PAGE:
Market Yourself like a UCLA Ph.D. Candidate Does: Brilliantly

When Alessandro Duranti decided to offer Ph.D. candidates at UCLA the opportunity to describe their research in terms that the average lay person could understand, he thought he was doing the students a favor. The 10-week program would help these young academics connect with a wider audience and give them skills to sell themselves.

Duranti is the Dean of the Division of Social Sciences at UCLA, and his project, the “Dissertation Launchpad Showcase,” positions and brands the university and its programs with a brilliance usually reserved for the sharpest marketing professionals.

The showcase selected nine Ph.D. candidates from among the disciplines of Anthropology, Economics, Gender Studies, Geography, History, Political Science, Psychology and Sociology. The students met once a week over 10 weeks with Duranti and an associate dean, as well as with a coach who tutors professionals in how to speak publicly, including for TED talks. The students will present their eight-minute presentations on March 12, 2015, from 6 to 9 p.m. at the Fowler Museum on the UCLA campus. The public is invited to attend.

Duranti has said he wants the students to learn how to communicate outside their own academic disciplines, where everyone speaks the same language of ethnographic studies and metadata. “We want them to be bilingual,” he says, so that they can explain their work in human terms and tell stories about the important insights they have discovered. Communicating through stories of those they studied will help people understand their work, and might even prompt some to act.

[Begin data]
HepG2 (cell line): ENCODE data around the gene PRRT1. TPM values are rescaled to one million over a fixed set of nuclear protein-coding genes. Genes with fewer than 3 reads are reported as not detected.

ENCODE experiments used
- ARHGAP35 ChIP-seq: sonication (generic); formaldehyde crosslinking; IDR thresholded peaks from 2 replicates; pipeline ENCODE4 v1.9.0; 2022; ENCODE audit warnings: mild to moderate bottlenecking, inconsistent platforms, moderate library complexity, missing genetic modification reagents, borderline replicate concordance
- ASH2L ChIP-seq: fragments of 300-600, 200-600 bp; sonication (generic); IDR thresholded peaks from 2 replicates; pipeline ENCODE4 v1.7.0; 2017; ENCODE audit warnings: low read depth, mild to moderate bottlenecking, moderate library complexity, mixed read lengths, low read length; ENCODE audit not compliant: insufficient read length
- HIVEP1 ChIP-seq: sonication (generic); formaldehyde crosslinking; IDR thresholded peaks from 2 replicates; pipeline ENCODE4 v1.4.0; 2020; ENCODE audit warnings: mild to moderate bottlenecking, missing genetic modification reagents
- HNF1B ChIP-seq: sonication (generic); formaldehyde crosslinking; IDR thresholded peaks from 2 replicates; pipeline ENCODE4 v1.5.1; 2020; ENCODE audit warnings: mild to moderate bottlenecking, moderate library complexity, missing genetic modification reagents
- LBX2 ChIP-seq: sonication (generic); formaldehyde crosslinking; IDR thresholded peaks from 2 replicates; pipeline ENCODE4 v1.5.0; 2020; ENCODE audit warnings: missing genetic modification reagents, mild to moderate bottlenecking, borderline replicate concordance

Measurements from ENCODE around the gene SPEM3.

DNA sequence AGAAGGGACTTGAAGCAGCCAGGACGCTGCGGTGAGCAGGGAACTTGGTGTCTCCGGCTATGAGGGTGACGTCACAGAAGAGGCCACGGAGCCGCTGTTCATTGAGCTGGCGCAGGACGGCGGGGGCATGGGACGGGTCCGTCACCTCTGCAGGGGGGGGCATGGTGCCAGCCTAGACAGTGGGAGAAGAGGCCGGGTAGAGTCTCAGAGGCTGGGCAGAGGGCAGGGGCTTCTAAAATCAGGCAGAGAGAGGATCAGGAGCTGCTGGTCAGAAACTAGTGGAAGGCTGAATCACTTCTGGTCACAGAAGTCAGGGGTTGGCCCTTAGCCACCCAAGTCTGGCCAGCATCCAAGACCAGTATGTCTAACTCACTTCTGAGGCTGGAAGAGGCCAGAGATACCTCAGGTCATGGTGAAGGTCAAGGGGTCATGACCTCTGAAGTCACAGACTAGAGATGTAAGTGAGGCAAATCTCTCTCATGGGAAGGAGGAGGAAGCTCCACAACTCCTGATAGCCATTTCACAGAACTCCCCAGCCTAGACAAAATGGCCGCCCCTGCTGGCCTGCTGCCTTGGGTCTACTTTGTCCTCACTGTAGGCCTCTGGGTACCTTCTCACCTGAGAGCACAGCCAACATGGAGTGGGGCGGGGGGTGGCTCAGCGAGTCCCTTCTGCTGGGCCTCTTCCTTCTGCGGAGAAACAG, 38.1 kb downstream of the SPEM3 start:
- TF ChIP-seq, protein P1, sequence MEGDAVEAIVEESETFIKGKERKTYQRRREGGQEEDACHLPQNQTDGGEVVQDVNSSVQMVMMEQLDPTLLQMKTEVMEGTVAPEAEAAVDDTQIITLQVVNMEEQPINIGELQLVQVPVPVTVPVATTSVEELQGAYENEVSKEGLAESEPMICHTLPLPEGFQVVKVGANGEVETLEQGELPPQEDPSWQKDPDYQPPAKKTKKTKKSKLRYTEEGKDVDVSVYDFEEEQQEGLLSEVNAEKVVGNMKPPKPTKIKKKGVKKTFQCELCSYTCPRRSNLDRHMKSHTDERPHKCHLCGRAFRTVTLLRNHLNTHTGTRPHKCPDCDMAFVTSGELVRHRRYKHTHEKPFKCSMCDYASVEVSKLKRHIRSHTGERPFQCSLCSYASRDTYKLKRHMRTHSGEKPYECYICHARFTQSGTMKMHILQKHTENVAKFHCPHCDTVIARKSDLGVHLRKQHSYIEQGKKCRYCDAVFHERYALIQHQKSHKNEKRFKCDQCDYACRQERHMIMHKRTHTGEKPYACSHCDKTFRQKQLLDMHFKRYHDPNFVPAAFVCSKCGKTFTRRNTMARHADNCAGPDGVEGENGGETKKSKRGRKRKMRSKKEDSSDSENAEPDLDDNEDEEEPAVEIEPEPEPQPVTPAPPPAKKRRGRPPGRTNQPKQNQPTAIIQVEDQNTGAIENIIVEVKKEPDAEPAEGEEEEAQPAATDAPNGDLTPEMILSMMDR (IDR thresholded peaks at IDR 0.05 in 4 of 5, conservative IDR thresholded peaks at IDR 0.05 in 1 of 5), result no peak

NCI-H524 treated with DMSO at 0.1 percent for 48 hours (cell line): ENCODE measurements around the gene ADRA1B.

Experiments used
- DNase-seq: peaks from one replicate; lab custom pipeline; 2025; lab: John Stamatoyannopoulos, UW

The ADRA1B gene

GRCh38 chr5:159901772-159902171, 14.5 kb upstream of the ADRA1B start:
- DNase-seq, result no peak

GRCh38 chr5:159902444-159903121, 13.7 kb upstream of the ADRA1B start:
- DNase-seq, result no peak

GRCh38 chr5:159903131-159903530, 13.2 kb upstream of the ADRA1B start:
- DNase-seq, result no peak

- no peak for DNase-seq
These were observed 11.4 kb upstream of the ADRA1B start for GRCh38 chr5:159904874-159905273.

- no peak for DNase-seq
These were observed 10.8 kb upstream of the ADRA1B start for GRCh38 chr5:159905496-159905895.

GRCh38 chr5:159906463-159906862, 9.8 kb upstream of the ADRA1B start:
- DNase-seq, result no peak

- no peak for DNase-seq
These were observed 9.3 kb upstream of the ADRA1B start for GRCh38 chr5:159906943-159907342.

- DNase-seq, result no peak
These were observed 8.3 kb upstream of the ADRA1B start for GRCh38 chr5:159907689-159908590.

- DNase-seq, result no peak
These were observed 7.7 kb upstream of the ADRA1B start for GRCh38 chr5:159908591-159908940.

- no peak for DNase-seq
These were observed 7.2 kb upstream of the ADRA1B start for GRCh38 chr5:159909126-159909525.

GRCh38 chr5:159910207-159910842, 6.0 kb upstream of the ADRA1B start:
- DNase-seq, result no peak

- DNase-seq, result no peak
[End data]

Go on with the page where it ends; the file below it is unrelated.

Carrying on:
But Duranti has achieved something beyond that goal. By taking an existing product – the work that students do when researching and writing their Ph.D. dissertations – and repurposing it in a unique and unexpected way, he has created opportunity for the university and his division.

The showcase leverages the time and effort that goes into a dissertation, not just by the student, but by the institution, and markets the university by showing the public that a Ph.D. is not just an academic exercise. The program demonstrates that the university is supporting its Ph.D. candidates by giving students training in how to present and promote themselves, and it encourages the students to position themselves as experts, which will be a useful skill in the world after they earn a degree. Duranti’s showcase directly addresses the most current and insistent question about higher education today: whether students are not only enjoying the pursuit of the liberal arts, but are also employable upon graduation.

The lesson is valuable for all of us. Everyone can repurpose and leverage their work. We all should be looking for opportunities with everything we produce. Even if we don’t have the reach of UCLA, we can expand our marketing to connect with others in non-traditional and useful ways.

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